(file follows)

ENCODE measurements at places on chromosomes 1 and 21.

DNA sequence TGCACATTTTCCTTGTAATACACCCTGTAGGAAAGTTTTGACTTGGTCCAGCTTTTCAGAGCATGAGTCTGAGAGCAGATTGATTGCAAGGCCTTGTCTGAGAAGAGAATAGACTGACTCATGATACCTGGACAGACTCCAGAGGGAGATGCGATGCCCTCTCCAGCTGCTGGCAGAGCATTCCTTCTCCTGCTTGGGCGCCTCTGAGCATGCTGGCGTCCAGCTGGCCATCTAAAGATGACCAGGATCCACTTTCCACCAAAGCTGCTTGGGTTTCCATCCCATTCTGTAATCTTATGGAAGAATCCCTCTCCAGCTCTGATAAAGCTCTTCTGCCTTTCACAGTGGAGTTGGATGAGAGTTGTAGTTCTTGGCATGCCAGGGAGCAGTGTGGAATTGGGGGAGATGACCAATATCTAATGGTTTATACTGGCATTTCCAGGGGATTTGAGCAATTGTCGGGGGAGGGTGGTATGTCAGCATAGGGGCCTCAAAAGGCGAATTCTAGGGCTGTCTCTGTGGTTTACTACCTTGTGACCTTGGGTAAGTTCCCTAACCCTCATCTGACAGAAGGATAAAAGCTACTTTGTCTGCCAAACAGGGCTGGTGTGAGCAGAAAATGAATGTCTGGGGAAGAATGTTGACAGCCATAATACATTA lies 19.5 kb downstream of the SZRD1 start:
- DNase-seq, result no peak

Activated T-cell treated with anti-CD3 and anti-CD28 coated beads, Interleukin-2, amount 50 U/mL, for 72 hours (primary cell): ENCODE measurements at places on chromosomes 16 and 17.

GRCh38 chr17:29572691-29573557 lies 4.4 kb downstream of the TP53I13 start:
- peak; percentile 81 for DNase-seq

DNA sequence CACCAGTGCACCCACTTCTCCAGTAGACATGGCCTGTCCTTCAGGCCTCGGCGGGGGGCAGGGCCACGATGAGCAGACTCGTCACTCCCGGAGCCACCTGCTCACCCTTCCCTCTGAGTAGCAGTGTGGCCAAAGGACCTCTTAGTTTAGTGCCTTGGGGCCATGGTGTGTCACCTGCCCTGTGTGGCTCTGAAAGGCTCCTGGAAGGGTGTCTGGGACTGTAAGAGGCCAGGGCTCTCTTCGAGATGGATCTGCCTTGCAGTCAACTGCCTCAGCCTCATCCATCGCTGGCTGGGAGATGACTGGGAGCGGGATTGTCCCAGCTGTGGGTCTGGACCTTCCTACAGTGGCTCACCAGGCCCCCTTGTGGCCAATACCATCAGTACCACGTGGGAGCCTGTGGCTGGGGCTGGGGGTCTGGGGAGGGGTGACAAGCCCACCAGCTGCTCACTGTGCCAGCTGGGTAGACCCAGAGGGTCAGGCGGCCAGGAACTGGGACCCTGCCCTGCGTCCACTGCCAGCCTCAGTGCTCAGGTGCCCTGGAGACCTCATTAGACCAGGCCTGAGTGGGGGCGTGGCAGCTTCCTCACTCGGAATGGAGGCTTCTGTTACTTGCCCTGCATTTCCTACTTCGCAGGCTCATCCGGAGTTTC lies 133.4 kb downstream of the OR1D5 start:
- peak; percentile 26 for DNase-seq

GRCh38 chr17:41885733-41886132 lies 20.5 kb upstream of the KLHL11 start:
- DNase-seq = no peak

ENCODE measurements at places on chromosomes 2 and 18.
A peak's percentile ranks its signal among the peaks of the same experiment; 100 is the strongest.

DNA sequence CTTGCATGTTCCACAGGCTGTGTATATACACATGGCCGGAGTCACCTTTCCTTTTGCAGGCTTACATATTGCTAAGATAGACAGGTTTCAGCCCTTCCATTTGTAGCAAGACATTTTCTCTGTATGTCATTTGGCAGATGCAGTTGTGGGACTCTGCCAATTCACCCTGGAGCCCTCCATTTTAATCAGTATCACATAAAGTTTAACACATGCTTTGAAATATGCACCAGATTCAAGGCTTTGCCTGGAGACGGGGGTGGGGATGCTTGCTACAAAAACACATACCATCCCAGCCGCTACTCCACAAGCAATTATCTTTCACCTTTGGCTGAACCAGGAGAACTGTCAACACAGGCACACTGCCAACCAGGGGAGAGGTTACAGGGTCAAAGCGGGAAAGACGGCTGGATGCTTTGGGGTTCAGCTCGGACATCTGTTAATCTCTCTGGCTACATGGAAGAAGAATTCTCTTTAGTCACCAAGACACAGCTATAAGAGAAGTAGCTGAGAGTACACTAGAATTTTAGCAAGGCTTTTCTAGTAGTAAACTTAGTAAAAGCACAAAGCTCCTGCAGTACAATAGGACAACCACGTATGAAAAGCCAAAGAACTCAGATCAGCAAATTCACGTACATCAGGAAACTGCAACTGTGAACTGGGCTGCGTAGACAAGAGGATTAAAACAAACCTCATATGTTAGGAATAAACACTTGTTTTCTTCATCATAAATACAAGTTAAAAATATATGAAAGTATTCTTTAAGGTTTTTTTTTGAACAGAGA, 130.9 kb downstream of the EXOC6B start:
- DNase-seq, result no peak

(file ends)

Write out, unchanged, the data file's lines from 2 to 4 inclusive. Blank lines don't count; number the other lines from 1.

DNA sequence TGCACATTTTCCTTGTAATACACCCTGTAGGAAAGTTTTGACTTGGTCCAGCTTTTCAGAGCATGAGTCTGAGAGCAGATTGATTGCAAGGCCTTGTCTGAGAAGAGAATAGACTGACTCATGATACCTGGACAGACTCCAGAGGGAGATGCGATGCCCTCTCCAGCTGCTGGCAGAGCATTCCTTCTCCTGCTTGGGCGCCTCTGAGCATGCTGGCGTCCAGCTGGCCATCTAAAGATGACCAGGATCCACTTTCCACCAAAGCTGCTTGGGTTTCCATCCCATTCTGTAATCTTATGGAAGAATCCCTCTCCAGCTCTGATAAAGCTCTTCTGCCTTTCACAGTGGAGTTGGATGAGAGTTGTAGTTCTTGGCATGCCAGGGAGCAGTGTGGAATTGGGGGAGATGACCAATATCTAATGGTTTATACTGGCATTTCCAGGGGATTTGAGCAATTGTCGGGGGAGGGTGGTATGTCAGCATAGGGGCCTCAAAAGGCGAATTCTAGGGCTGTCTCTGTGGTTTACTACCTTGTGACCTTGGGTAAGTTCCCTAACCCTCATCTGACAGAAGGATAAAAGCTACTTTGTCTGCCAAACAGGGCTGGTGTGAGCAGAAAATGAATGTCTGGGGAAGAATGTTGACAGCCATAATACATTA lies 19.5 kb downstream of the SZRD1 start:
- DNase-seq, result no peak

Activated T-cell treated with anti-CD3 and anti-CD28 coated beads, Interleukin-2, amount 50 U/mL, for 72 hours (primary cell): ENCODE measurements at places on chromosomes 16 and 17.